There were two Laundry Minimum Wage Conferences in 1914. Throughout both, girls testified they required $10-$12 per week to live. Owners insisted they could pay no more than $8. In a 1910 laundry girls' wage dispute in Everett, it had taken only a six-day strike to win higher wages, due to public sympathy. Even then, though customers were paying 25% to 30% more for their work, the laundry's "girls" won only a 10% increase.

In June 1914, the state's legal wage was finally set at $9.00 per week. Yet, in Seattle, laundrymen evaded paying it.

    The Seattle Empire's boss battles against unions

Some worked at finding ingenious ways around the law (two Seattle laundries simply traded staff at the end of a ‘working day,’ extending the paid-for eight hour day to 12 hours). Others opposed the very idea a laundry wage should be enough for women to support themselves. Unanimously, the "laundrymen" opposed worker organization.

Seattle Empire's D. C. Keeney was among the most outspoken. Keeney had become highly-placed in the Seattle industry - the very month he opened the new Seattle-Empire, he became one of only eleven locals involved in the Laundrymen's National Association of America. (This fact was trumpeted in the March 30, 1914 issue of the regional journal Pacific Laundryman).

Yet the Seattle Union Record developed a less glowing view. By August 19, 1916, the paper was rebuking Keeney for his views about his own workers. In an article headlined "WOULD ABOLISH ALL LABOR LAWS" and subtitled "Manager of Seattle Empire Laundry Tells Laundry Workers Slaves Should Leave All to Masters". Its text read as follows:

"A committee of laundry workers called on Mr. D. C. Keeney, manager of the Seattle Empire Laundry, this week for the purpose of ascertaining his views on organized labor generally and the laundry workers in particular. Mr. Keeney seemed to have no objection to his drivers becoming members of the union, but when the matter of his inside employees joining was broached he became very sick at heart and proceeded to tell all the vile features of the union movement.

"Mr. Keeney said he would not object to employees joining the union, but they must not talk unionism in the plant, on the street or at home. In fact, they would not be allowed to dream about it … Mr. Keeney’s enthusiasm waxed warm upon the question of employers organizing, and favored one big pool embracing all the laundries in Seattle. In other words, he believes in a closed shop to this extent.

"The ‘particular brand’ Mr. Keeney uses seems to have inspired him to lofty ideals. He proposed that if there were no class legislation and no labor unions, the bosses controlled the workers, nobody would be underpaid or overworked. One will note that Mr. Keeney is a profound student of the economic question.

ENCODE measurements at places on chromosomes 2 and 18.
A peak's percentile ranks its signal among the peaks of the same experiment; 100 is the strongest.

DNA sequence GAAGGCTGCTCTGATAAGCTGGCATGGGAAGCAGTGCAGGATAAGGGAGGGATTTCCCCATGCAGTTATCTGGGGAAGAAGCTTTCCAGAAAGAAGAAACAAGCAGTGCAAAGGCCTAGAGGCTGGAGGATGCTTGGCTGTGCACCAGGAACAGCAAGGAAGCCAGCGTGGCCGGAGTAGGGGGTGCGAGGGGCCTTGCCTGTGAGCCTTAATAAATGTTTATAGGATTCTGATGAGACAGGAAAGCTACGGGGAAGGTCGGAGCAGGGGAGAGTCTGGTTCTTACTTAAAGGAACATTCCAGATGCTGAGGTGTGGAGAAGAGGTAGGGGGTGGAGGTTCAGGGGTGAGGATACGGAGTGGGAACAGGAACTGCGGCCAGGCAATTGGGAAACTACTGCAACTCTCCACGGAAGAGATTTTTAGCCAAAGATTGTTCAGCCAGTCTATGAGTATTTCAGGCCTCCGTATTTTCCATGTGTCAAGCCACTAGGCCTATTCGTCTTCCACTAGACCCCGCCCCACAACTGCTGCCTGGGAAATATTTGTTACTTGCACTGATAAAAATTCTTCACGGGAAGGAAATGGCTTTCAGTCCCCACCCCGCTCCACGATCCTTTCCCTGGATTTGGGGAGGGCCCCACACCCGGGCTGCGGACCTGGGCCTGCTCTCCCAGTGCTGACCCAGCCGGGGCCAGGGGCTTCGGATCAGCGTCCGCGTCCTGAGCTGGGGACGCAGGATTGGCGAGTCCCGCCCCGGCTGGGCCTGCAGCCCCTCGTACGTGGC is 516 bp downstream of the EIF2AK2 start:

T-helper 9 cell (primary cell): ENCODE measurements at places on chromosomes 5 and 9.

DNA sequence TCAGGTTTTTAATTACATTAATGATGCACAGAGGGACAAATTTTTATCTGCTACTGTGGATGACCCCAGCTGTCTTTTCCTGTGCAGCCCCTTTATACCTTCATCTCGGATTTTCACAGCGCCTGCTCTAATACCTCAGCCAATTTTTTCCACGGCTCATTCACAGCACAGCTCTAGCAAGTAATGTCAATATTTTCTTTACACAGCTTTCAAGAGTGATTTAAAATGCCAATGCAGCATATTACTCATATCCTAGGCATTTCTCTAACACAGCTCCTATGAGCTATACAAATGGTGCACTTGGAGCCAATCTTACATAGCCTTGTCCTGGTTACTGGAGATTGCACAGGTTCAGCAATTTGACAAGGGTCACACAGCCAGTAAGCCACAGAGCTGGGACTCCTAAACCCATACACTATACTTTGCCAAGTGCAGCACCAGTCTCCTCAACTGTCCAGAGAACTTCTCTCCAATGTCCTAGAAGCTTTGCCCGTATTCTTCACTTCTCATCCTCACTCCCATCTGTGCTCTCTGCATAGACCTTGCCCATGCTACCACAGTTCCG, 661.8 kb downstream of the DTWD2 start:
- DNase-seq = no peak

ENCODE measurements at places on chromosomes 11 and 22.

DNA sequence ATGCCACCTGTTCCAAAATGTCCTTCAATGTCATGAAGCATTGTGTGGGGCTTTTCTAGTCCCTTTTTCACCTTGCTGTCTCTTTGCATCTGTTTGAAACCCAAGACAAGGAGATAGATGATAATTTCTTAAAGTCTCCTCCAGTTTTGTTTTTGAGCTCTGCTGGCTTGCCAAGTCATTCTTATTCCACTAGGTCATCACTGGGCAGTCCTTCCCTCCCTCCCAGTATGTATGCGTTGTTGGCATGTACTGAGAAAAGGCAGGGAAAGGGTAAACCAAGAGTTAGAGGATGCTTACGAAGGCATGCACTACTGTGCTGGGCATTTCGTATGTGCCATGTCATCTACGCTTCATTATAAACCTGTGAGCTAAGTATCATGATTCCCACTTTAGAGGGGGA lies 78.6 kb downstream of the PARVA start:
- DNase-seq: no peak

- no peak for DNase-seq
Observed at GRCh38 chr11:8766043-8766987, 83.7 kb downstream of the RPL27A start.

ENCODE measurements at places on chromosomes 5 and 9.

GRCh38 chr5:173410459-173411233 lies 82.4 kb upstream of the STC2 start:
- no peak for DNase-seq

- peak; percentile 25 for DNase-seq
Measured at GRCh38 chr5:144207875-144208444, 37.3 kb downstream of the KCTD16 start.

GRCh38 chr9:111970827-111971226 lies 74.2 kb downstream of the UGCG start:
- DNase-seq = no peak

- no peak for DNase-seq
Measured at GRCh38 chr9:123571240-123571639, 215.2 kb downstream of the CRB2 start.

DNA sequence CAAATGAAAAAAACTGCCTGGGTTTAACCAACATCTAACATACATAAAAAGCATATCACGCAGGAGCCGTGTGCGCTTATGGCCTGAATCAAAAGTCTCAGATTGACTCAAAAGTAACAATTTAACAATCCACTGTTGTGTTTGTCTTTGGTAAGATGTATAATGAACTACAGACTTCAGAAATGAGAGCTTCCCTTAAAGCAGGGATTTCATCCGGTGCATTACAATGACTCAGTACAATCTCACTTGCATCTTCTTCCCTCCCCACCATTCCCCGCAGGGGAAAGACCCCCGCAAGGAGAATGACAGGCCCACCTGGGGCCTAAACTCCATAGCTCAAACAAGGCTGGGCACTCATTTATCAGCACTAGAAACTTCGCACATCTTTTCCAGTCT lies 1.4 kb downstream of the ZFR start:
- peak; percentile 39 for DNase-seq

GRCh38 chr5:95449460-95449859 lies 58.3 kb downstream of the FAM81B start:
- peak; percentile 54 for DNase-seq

"In passing it is worthy of remark that the Seattle Empire Laundry has a reputation all its own for low wage scale."

The girls at Seattle Empire Laundry were earning $6.65 – not $9.00, as now legally required – for their labor.

From 1915 on, positions like that held by Keeney served to fueled a looming battle. It would in fact continue on into the 1930’s, making both organizer reputations and union history. One of its principal players would be David D. Beck, the avenging son of an inside laundry worker. As an inside washroom wringer at Seattle's Central Wet Wash, Beck had learned firsthand what his mother endured. He joined Local 24 - the laundry workers' union.

Local 24 then represented all laundry and dye workers, as well as laundry and dye wagon drivers. When Beck joined in late 1914, interest in organizing the laundries was actively reviving - after 14 long years of foiled and failed attempts. In pursuit of such a goal, the national organization's President made a special trip to Seattle. However, the laundry owners’ power was overwhelming. Only one laundry (The IXL) ever dared to sign with a union.

In February of 1914, the Seattle Central Labor Council tried to help, with concrete plans for a cooperative: a "union" laundry, where both conditions and pay would be fair. The laundry owners fought this project tooth and nail, delaying its opening until late 1915.

But the "Mutual Laundry" did finally open. When local owners forced their machinery importers into a boycott, labor leaders secured equipment out-of-state. They had to do the same for supplies, sometimes resorting to fake names and even bribery. Once it was operative, however, they used the Mutual effectively - as an unfailing source of good publicity.

On September 9, 1916, Seattle’s Central Labor Council placed Keeney’s Seattle Empire Laundry on a seven-laundry list of "unfair" employers - cited for "abuse" of their women workers. They also claimed the listed laundries had together "successfully blocked any and all attempts to organize the laundry girls of Seattle."

The Union Record Council noted a difference between the lot of the laundry drivers and the laundry girls - saying "most of these laundries do allow some drivers to belong [to a union] … But that is a matter of good business tactics [for the owners].") But things were soon to change - for the "girls" and the drivers.

on to The laundry girls take action    

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